And then we come to the churches. Where are they? The answer is that they are nowhere in this debate. With a few honourable exceptions – and I mean a very few – English archbishops and bishops haven’t even addressed the issue in the past decade or more. Almost all church leaders, who are normally loquacious in lamenting regressive social policies, can’t even register animal cruelty as a problem.
They talk airily of environmental responsibility, but, when it comes to confronting our specific duties to other sentient creatures, fall silent. What is true about the church’s teaching is even more true of the church’s liturgy. A prayer for the welfare of God’s other creatures is nowhere to be found in its liturgical offerings. And why is it that those Christian pioneers, like Arthur Broome who effectively founded the RSPCA, are not remembered in such hallowed places as this?
All this represents not just a failure in moral perception, but a fundamental failure in theology, much deeper and much more profound than is commonly appreciated. Ludwig Feuerbach famously argued that Christianity is nothing other than the self-aggrandisement, even deification, of the human species.6 Christian theology needs animals to save itself – and ourselves – from idolatry. By “idolatry”, I mean the attempt to deify the human species by regarding the interests of human beings as the sole or exclusive concern of God the Creator.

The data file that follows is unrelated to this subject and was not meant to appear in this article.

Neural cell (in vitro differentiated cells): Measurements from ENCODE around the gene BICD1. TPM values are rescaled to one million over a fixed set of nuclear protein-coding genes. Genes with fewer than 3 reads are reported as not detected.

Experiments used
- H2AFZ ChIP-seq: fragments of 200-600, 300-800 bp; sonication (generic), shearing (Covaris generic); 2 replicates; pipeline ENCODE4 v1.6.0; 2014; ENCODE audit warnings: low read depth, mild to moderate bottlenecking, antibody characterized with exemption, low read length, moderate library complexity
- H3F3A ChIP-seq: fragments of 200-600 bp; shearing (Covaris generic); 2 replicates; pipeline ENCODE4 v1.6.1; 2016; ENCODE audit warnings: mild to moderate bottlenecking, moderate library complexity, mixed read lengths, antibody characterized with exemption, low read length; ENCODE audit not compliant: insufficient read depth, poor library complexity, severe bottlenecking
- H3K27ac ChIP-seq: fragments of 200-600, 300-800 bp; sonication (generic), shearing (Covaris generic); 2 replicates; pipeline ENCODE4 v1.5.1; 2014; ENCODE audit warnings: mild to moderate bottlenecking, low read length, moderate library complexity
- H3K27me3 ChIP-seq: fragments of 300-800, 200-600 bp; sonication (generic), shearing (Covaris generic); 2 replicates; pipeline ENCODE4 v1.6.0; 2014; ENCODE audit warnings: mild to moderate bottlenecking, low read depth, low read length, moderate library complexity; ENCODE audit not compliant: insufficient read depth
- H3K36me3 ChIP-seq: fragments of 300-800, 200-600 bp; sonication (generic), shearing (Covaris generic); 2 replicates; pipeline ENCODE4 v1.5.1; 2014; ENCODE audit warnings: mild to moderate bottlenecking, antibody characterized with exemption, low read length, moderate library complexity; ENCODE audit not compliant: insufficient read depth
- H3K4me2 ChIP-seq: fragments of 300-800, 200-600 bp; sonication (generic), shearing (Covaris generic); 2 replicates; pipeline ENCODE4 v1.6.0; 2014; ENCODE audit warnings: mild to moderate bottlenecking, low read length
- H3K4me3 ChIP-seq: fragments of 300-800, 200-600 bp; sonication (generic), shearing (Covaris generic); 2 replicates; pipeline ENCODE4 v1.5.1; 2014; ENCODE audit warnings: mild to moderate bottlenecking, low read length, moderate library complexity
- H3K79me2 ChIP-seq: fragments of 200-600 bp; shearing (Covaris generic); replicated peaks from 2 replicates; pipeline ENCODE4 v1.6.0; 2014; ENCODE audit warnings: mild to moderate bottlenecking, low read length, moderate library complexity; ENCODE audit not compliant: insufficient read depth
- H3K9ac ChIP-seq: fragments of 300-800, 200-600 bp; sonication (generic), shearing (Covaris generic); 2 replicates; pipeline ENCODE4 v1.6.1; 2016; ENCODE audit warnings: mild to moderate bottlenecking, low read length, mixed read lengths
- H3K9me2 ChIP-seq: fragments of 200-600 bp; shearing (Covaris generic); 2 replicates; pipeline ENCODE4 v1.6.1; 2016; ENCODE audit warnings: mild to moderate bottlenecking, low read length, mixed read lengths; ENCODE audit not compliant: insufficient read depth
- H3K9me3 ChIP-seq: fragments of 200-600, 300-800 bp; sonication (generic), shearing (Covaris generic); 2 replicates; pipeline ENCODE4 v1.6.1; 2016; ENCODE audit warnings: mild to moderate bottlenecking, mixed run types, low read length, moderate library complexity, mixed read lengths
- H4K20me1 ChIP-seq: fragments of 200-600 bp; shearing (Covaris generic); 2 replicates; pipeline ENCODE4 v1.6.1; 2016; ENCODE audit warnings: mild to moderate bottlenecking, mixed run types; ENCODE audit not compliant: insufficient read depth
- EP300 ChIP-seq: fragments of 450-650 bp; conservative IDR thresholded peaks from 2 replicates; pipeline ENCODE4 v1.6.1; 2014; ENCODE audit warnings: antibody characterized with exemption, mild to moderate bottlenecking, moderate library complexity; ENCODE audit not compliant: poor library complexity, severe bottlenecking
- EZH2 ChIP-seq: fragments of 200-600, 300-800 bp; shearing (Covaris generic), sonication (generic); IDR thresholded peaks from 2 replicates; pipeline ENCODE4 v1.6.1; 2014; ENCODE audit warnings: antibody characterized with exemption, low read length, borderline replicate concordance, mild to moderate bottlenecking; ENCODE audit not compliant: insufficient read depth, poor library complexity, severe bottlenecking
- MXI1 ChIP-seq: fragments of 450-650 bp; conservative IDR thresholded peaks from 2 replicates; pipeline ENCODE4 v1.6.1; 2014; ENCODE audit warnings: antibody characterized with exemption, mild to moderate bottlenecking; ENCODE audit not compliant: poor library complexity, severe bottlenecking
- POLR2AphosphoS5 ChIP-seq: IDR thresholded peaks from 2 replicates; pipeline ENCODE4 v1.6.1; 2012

To avoid this charge, theology needs to show that it can provide what it promises – namely a truly Godward (rather than a simply anthropocentric) view of the world. Its obsession with human beings to the exclusion of all else betokens a deeply unbalanced doctrine of the Creator.
Christians haven’t got much further than thinking that the whole world was made for us, with the result that animals are only seen in an instrumental way as objects, machines, tools, and commodities, rather than fellow creatures. We just haven’t grasped that the God who meets us in Jesus is also the Logos through whom – and for whom – all creatures exist. To think that animals can be defined by what they do for us, or how they meet our needs, is profoundly un-theological.
The truth is that we are spiritually blind in our relations to other creatures, as blind as men have been to women, whites have been to blacks, and straights have been to gays.